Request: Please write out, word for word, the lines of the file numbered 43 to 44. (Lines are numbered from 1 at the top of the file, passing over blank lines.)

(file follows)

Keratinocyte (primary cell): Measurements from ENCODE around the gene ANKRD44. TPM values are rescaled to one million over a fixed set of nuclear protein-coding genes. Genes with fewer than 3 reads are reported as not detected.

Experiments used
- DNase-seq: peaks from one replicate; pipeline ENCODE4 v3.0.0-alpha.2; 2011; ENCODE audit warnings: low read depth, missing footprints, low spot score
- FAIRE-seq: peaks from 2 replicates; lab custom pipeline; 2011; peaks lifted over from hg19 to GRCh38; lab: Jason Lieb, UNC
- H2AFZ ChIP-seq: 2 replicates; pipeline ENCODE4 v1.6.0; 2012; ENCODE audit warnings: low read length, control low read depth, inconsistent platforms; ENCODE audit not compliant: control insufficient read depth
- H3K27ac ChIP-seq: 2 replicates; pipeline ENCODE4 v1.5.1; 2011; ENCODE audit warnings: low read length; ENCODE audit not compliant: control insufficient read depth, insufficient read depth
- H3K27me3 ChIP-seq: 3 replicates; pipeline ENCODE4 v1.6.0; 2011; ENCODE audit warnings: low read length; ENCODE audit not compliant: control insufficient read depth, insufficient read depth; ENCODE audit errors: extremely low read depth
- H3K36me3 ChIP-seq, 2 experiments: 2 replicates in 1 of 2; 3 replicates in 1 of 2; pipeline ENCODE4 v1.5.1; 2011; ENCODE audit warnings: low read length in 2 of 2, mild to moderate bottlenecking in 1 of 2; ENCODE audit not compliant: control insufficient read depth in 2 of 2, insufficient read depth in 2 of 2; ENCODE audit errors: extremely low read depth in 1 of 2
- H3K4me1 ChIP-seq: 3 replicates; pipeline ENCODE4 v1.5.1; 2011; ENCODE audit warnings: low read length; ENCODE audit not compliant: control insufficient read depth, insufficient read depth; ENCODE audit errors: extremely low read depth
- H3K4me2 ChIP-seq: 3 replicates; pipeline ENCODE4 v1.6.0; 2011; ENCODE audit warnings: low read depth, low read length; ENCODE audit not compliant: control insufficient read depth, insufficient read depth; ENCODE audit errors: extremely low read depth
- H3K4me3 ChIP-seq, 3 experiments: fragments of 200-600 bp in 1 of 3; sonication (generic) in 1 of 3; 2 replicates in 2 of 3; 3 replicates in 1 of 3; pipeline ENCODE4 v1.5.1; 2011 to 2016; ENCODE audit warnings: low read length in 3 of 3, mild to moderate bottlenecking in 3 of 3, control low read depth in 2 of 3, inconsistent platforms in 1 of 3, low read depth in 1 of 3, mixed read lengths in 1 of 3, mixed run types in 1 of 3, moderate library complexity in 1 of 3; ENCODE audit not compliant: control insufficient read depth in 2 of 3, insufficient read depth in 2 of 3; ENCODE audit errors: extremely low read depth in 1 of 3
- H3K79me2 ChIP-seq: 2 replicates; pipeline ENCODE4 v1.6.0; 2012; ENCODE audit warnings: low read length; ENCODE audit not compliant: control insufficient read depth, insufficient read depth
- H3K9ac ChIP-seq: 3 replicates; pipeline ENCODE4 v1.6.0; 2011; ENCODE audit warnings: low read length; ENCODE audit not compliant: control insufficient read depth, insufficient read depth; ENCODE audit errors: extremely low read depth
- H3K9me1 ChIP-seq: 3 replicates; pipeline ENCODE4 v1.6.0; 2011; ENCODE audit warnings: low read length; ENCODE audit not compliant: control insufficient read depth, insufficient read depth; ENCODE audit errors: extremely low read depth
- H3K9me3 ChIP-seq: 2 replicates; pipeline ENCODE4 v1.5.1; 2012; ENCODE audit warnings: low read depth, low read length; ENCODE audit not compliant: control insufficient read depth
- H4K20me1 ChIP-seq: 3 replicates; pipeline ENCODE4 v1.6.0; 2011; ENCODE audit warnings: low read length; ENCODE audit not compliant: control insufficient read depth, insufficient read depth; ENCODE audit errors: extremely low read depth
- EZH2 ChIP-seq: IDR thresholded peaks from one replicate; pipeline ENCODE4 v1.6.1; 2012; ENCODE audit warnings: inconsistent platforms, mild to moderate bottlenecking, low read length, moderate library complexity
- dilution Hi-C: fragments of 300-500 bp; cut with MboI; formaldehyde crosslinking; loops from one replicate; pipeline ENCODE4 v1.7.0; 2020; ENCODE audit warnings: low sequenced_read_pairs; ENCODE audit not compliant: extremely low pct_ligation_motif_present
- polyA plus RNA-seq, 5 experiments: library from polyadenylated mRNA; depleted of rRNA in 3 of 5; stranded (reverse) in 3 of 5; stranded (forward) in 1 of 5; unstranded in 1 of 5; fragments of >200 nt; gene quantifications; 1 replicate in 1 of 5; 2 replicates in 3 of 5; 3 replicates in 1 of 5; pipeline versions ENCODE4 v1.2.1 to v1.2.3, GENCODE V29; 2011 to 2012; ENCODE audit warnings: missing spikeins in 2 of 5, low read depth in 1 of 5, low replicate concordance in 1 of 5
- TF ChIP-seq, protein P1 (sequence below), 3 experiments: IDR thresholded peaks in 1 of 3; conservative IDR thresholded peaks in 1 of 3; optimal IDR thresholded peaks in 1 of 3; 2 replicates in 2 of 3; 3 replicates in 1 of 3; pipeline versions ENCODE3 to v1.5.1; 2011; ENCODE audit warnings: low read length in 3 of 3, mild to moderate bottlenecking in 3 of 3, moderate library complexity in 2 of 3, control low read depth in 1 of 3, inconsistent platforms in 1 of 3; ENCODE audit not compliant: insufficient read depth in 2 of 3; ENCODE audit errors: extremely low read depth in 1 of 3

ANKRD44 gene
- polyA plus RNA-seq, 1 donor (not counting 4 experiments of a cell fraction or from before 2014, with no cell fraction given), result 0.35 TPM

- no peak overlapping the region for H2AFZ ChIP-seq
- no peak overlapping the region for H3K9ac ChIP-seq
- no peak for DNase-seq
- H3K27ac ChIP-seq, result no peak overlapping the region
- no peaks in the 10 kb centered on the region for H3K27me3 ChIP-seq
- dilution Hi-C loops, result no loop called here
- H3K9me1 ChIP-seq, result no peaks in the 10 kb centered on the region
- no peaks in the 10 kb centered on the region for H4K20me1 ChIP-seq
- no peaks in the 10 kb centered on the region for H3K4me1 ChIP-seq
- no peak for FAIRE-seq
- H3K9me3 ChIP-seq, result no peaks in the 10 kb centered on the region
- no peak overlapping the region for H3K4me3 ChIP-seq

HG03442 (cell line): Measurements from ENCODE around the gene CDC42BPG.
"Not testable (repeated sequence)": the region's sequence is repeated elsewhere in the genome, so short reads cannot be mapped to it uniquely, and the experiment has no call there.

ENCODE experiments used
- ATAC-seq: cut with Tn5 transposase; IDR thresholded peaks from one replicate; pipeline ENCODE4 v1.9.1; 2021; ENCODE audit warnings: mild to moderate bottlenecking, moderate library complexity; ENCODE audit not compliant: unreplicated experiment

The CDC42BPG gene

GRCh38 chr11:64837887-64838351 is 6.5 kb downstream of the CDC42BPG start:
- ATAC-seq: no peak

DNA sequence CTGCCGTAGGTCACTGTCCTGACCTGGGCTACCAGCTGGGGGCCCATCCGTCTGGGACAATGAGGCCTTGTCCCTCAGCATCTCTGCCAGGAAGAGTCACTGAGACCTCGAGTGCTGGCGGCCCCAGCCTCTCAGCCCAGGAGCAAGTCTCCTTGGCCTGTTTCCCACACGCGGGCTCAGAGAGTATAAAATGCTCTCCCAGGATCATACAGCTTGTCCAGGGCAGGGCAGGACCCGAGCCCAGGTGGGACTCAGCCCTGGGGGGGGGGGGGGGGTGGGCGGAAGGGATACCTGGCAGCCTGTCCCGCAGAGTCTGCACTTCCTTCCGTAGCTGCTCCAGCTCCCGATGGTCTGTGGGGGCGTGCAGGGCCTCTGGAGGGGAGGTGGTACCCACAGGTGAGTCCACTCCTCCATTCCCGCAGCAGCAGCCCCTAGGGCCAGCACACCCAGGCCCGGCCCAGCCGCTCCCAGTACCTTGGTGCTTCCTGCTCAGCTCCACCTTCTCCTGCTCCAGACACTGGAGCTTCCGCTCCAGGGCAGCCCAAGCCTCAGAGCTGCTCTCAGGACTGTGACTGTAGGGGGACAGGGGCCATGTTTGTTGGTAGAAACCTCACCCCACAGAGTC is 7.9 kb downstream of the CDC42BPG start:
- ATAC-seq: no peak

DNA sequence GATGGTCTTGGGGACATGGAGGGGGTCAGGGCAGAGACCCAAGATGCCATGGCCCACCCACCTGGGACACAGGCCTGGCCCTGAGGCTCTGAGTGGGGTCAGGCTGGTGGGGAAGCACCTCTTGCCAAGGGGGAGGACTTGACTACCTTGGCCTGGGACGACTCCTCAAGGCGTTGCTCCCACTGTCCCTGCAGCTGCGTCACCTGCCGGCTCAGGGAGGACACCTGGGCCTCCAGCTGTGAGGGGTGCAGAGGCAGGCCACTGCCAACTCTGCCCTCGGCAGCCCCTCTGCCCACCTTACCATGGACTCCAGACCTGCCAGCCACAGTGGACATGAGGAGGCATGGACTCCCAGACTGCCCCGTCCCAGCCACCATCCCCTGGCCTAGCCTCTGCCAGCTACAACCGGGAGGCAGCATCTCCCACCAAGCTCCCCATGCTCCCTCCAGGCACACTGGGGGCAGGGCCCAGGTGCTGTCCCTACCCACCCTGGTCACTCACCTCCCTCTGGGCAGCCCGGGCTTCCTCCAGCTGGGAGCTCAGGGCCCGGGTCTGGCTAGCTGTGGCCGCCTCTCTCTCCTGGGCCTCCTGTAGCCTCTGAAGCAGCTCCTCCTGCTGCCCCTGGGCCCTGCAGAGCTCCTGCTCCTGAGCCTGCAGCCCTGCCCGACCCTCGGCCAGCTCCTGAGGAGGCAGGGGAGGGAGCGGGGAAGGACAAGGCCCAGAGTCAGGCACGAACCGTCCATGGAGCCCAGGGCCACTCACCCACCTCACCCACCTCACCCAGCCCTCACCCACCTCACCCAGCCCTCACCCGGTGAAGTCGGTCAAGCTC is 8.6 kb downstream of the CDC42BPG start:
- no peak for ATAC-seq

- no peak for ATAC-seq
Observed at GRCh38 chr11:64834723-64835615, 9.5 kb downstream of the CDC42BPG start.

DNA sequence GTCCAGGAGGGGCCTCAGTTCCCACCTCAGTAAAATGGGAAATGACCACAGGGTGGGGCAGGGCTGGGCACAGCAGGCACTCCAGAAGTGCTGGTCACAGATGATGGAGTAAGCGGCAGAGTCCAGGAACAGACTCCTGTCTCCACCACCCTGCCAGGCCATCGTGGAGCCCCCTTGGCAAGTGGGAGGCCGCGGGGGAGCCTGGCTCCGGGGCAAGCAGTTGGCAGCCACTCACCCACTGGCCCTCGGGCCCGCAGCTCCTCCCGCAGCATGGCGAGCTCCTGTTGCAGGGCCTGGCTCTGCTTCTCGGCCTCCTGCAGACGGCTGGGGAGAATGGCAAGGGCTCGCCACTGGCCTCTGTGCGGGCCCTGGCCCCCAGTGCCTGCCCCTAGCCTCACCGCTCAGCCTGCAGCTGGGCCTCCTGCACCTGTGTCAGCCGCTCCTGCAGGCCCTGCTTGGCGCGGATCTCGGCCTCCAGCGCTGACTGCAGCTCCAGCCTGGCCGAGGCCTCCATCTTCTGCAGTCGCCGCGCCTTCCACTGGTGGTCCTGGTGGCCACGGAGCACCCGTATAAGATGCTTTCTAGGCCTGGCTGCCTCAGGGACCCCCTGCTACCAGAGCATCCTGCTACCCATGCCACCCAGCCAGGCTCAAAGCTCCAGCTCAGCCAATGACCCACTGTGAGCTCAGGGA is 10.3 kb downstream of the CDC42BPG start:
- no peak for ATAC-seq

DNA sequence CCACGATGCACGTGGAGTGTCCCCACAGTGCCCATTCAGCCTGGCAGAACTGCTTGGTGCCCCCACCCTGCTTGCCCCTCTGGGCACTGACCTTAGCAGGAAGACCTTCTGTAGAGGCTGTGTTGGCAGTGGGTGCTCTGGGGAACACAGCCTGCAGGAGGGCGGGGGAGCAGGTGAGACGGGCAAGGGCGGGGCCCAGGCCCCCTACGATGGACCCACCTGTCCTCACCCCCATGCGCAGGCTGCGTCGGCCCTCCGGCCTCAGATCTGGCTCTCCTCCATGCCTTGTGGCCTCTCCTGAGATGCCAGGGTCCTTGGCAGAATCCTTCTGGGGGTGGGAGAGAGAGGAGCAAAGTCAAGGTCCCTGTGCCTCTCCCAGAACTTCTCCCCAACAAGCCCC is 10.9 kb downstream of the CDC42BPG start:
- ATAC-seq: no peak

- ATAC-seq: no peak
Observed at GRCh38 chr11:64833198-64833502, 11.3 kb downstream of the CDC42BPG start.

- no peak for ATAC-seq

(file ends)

- ATAC-seq: no peak

DNA sequence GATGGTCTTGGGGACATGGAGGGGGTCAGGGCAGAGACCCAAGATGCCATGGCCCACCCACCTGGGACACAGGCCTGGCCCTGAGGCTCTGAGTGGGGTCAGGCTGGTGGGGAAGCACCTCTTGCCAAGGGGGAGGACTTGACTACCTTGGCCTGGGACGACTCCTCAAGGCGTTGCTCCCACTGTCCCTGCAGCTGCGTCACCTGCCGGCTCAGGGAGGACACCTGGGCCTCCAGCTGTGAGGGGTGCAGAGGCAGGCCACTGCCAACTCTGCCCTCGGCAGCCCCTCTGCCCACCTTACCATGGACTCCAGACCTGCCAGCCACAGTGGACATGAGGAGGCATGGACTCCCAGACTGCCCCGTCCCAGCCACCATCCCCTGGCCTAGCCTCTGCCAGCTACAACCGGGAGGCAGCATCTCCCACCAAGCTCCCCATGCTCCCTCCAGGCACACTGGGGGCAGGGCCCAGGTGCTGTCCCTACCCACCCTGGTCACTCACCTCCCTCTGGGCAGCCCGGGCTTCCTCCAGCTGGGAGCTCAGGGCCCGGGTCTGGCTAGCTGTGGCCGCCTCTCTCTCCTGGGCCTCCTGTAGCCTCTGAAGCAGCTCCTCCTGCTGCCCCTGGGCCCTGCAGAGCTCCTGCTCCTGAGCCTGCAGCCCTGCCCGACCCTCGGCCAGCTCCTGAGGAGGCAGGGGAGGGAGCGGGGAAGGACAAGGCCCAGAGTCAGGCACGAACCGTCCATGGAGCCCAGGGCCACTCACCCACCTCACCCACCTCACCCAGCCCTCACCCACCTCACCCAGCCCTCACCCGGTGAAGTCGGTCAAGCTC is 8.6 kb downstream of the CDC42BPG start: